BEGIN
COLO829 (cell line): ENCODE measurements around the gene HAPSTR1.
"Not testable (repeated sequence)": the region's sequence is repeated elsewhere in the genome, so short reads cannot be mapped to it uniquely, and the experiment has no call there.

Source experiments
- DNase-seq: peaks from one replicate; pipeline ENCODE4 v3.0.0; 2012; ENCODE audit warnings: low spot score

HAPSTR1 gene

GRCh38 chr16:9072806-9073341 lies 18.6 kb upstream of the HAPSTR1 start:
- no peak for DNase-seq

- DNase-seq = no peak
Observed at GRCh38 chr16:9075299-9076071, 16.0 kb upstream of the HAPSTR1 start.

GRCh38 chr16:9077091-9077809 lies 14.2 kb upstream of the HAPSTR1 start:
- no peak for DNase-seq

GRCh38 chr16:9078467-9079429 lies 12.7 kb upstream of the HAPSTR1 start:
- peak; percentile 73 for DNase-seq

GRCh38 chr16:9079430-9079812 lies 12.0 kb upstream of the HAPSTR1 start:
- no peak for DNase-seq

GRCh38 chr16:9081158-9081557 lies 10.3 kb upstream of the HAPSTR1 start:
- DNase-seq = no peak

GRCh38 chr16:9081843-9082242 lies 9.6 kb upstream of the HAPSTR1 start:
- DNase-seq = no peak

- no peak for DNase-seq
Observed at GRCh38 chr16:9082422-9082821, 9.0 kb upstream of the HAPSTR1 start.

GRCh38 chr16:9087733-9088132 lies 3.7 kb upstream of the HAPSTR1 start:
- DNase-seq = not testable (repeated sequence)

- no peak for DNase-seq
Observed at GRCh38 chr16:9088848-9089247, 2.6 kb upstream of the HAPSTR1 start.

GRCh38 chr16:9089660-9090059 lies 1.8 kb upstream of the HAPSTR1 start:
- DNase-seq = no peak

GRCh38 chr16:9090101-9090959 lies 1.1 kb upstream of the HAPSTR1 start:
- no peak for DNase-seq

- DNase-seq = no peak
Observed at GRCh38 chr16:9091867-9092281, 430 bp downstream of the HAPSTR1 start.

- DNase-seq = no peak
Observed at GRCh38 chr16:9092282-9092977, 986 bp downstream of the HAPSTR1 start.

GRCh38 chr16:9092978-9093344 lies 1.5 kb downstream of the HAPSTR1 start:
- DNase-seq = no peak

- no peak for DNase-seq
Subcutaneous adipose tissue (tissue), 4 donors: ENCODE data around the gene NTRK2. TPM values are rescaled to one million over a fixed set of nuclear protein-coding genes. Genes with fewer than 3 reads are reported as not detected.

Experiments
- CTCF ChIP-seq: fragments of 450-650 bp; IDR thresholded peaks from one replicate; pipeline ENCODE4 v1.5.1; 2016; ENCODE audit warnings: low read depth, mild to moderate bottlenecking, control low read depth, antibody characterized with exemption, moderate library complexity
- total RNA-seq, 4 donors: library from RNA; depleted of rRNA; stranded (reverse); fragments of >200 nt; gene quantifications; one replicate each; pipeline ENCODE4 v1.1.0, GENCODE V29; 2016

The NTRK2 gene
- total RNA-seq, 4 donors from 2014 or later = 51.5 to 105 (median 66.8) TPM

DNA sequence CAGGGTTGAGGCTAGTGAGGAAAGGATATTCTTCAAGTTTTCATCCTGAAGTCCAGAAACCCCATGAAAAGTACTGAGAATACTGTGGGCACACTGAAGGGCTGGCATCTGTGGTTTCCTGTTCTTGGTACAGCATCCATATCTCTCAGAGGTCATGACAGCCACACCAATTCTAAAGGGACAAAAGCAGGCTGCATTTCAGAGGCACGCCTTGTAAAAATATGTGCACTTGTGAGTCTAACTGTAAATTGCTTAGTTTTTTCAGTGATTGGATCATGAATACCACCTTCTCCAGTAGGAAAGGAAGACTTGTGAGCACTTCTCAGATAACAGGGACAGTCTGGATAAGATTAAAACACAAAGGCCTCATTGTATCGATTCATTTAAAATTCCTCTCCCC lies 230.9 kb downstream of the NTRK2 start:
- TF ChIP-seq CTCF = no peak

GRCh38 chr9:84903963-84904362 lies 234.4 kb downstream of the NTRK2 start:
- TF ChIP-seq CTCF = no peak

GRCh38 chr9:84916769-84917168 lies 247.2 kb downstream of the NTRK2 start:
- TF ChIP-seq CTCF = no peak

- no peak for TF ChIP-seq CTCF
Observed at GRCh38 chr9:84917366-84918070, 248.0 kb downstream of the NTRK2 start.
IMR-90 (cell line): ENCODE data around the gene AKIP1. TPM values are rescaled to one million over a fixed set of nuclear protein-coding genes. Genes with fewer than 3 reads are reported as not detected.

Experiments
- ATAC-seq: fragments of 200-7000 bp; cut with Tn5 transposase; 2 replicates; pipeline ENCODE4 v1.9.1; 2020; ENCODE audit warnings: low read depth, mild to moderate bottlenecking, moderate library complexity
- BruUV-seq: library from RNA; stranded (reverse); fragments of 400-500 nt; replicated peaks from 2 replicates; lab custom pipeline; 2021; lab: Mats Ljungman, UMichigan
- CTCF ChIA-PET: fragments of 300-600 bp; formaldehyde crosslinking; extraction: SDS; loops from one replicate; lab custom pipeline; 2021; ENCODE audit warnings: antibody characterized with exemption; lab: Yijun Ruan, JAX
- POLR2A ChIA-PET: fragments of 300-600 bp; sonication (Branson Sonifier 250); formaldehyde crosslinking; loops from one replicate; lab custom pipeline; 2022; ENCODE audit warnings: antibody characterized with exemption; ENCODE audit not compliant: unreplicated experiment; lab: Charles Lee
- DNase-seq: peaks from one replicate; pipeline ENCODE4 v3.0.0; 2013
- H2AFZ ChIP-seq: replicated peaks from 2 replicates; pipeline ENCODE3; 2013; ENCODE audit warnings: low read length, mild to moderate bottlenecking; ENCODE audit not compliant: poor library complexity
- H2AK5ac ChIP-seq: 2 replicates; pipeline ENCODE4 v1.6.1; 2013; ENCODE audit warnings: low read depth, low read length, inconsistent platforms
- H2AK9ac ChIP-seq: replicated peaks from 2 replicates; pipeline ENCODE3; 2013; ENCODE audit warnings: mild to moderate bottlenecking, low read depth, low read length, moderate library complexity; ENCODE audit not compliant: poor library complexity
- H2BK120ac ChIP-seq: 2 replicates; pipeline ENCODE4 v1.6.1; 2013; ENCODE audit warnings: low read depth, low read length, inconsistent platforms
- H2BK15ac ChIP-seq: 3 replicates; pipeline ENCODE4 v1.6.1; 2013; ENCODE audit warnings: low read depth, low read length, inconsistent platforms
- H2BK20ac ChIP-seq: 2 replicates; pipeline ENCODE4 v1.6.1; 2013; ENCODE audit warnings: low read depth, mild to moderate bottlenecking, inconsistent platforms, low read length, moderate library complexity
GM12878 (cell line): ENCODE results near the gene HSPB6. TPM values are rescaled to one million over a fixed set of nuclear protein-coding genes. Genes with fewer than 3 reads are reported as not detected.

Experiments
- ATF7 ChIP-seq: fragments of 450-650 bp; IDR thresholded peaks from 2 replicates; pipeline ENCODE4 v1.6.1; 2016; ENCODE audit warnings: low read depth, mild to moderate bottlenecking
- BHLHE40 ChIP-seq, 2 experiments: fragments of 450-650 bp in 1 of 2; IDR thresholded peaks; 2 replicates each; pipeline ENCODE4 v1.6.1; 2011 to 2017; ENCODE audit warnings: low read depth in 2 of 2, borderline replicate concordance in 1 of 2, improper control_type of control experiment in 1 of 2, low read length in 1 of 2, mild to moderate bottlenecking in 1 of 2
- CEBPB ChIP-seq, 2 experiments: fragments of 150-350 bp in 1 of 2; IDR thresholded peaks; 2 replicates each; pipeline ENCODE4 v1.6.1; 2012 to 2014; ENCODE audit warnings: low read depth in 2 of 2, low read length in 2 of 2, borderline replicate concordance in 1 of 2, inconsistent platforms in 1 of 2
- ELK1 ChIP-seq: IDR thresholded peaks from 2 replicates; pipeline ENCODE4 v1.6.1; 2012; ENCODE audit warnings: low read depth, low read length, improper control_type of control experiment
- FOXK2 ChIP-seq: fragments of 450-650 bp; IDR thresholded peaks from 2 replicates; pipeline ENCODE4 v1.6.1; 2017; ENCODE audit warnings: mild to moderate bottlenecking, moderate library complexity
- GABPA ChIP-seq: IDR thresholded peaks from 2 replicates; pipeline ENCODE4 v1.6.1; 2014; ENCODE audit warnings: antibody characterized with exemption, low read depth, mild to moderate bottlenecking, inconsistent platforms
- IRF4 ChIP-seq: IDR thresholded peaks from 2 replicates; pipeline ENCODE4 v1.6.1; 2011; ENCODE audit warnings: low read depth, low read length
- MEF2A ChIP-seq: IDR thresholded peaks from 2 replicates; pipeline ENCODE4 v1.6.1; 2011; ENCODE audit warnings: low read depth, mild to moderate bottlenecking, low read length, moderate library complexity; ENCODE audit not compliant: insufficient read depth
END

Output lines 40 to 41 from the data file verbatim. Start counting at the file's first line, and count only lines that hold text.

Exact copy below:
- total RNA-seq, 4 donors: library from RNA; depleted of rRNA; stranded (reverse); fragments of >200 nt; gene quantifications; one replicate each; pipeline ENCODE4 v1.1.0, GENCODE V29; 2016

The NTRK2 gene